In formal epistemology, consistency condition states that:

An evidence E can't confirm both H and its negation, not-H.

Carnap states that for the concept of absolute confirmation, the consistency condition holds:

if E confirms H iff P(H/E)>k for a certain k in [0,1], then consistency is valid.

But i do not get why this should be so:

For instance, we know that P(H/E) = 1 - P(not-H/E)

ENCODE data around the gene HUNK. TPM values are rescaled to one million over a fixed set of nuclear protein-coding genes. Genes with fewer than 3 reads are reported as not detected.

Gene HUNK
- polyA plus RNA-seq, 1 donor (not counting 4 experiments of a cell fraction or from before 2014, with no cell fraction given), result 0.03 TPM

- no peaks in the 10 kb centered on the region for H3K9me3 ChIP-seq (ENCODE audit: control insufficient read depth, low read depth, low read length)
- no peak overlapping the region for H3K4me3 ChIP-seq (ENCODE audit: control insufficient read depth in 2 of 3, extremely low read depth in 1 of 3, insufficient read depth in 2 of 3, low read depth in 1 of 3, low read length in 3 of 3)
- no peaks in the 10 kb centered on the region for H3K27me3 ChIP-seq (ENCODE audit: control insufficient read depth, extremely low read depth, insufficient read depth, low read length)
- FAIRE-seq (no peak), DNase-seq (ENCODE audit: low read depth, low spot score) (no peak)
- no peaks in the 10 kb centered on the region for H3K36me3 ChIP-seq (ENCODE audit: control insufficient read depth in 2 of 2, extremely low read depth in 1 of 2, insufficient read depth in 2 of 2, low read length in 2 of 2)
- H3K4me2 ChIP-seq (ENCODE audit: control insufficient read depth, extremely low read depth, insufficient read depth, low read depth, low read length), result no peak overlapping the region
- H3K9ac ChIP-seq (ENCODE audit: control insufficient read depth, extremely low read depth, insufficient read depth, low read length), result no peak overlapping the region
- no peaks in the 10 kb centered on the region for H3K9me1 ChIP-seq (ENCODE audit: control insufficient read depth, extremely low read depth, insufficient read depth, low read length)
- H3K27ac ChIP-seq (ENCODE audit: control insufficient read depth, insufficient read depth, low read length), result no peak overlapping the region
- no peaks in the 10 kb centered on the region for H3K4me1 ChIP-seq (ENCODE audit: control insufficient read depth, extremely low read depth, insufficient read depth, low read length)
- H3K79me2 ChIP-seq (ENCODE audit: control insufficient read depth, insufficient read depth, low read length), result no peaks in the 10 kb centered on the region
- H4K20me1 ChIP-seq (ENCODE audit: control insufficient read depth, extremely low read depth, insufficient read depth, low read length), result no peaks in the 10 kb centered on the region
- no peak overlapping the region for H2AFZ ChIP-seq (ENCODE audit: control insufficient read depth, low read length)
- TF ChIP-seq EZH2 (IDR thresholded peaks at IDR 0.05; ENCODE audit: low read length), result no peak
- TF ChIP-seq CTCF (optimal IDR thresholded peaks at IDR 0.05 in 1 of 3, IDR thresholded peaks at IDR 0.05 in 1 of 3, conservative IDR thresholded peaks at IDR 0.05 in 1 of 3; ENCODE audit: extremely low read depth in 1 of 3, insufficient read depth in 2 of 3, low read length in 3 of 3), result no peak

if P(H/E)>k, then 1 - P(not-H/E)> k, and so P(not-H/E)< 1 - k.

But it could happen that 1-k<k, for example when k=0.2. We can have that P(H/E) = 0.3 and so P(not-H/E) = 0.8. Then 0.3>k, and also 0.7>k, so the consistency condition would be false. What am I missing here?

  • For consistency to hold for absolute confirmation, is one of the assumptions k ≥ 0.5? Feb 22 at 17:56
  • Honestly, I do not know. From my source it is not specified, and I am reading Chap. 6 of Foundations of Bayesianism by Titelbaum.
    – PwNzDust
    Feb 22 at 20:34

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